I don’t care what the ad says, the kitchen at your rental place will not be “fully stocked.” I’m a travel minimalist whose happiest vacations required only a pair of shorts and some flip-flops, but even I bring a few things to rental places if I’m going to do any cooking at all. What follows are my recommendations for the absolute drop-dead minimum gear you’ll need at the little cottage you rented for the holidays this year, as well as what you can probably leave at home.
Four kitchen items you absolutely must bring to an Airbnb
A single sharp knife
I’m not sure if it’s part of Airbnb’s terms-of-service, but every vacation rental unit, from the highest priced to lowest, contains exactly three knives. Two have broken handles, and all of them dull as hell. So you must bring your own sharp knife wherever you go. But you only need one. You actually only need one decent chef’s knife at home. Pairing knife? Please. Just work on your knife-skills. Make sure you pack it safely: Tape some cardboard around the blade.
A good frying pan
There’s nothing worse than trying to fry something with a the scratched-up non-stick monstrosities that come standard in all rental properties. It isn’t going to heat up evenly, and will shed tiny flakes of Teflon into your morning eggs. So you have to bring your own frying pan on vacation. But again: You only need to bring one. I like stainless steel, but some people like cast iron. (The fools!)
Rental unit kitchens are often full of half-full olive oil bottles from previous short-term tenants, but bring your own anyway. You don’t have any idea how long that olive oil has been sitting there, and many disgusting people cook with cheap arse olive oil I wouldn’t use to lube an engine. (Bonus tip: Don’t use olive oil on your car’s engine at all!)
Salt and pepper
People often leave spices behind on their vacations, so salt and pepper might be stashed somewhere in the kitchen, but still, since you basically can’t cook anything without these two culinary staples, you should pack some up just in case.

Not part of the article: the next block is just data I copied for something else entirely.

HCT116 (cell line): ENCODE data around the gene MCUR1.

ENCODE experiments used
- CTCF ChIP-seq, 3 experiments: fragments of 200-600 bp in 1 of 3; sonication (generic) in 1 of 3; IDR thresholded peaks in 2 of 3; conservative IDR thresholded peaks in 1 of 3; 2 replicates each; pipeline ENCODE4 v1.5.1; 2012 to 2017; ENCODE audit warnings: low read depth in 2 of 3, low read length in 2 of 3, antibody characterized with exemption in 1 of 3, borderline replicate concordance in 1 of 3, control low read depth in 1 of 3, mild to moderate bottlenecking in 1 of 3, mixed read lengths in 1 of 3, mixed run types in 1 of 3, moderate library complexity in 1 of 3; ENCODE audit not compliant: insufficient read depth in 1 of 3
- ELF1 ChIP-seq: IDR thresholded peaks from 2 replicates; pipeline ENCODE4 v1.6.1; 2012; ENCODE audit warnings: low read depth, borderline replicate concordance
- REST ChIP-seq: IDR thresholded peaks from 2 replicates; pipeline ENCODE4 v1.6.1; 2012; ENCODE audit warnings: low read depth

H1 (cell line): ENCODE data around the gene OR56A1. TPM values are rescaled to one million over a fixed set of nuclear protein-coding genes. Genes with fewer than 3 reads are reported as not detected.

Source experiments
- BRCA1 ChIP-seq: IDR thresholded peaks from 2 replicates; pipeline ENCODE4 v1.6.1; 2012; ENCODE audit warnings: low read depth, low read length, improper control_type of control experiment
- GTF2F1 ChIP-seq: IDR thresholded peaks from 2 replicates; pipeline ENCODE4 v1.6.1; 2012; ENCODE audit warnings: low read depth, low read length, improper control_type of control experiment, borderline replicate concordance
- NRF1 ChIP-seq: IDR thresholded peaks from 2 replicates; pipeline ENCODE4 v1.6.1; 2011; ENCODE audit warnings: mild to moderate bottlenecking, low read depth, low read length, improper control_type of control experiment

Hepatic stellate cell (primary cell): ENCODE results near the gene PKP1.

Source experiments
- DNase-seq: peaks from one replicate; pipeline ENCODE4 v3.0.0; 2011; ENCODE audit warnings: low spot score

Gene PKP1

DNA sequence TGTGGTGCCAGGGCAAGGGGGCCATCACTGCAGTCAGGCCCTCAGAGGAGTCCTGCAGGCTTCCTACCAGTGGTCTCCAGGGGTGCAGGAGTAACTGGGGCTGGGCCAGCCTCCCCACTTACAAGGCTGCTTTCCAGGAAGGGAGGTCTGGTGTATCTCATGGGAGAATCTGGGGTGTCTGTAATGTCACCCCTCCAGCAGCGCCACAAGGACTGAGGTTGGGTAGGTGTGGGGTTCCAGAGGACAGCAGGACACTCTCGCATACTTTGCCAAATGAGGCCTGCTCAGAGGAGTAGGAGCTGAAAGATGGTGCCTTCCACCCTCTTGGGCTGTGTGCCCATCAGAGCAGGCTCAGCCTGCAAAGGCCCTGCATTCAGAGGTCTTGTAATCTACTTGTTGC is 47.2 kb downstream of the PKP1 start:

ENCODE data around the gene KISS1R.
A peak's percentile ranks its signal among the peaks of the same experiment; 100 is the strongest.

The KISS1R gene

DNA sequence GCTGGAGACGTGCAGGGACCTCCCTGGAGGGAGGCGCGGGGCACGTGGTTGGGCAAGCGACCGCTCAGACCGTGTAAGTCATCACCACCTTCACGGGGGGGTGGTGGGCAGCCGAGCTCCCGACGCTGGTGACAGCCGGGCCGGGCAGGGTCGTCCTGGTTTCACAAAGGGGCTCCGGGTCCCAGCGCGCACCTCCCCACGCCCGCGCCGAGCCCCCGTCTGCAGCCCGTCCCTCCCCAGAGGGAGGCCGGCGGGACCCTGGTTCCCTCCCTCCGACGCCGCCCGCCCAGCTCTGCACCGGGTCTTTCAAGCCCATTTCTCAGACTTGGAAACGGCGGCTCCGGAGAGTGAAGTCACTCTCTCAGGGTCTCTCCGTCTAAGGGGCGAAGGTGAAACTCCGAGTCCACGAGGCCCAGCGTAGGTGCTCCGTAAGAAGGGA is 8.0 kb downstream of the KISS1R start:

A bajillion to leave behind
Most rental properties I’ve stayed at have corkscrews, sometimes many of them, left behind by previous tenants, but if they don’t, opening a bottle of wine without a corkscrew is not the most difficult thing in the world, as you can see in this ancient Lifehacker video. Really you just need to push the cork in with something. Plus: Remember what happened the last time you had to improvise to open a bottle of wine on vacation? When Gary spilled it all over his shoes trying to do that smash-it-into-the-wall-in-a-boot thing? Hilarious vacation highlight!
Spices (other than salt and pepper)
People often leave spices behind on their vacations, so I like the challenge and innovative thinking it takes to create a meal with them. Make chicken breading with red pepper flakes, cumin, Szechuan peppercorns, and Sugar Corn Pops? Why not? I’m on vacation!
A coffee maker
Most places have a coffee maker, but if they don’t, brewing a cup without a Keurig or whatever is really easy. You’re just pouring boiling water through some ground up beans, not reinventing the wheel. So just boil some water in a pot, throw in some coffee, and pour it in a cup without the grounds getting in there. Civilisation has made us weak.
Everything else Bon Appetit recommends
Speaking of civilisation, this Bon Appetit list of “essentials” to bring to a vacation rental is similar to many internet-bring-this-lists: Wildly overinflated. It includes a micro-planar, two different kinds of frying pans, two rimmed baking sheets, a digital thermometer, and a blender, as well as a big plastic storage bin to transport it all. I get that they’re more civilized than I am over at their fancy cooking magazine, but a blender? As an essential item? Why not just stay home?
Bon Appetit’s list of essentials also suggests you “create a shared Google doc and get pairs to sign up for dinner and cleanup duty.” They probably weren’t going to ask me, but I’m not going on vacation with Bon Appetit. It really wouldn’t work out.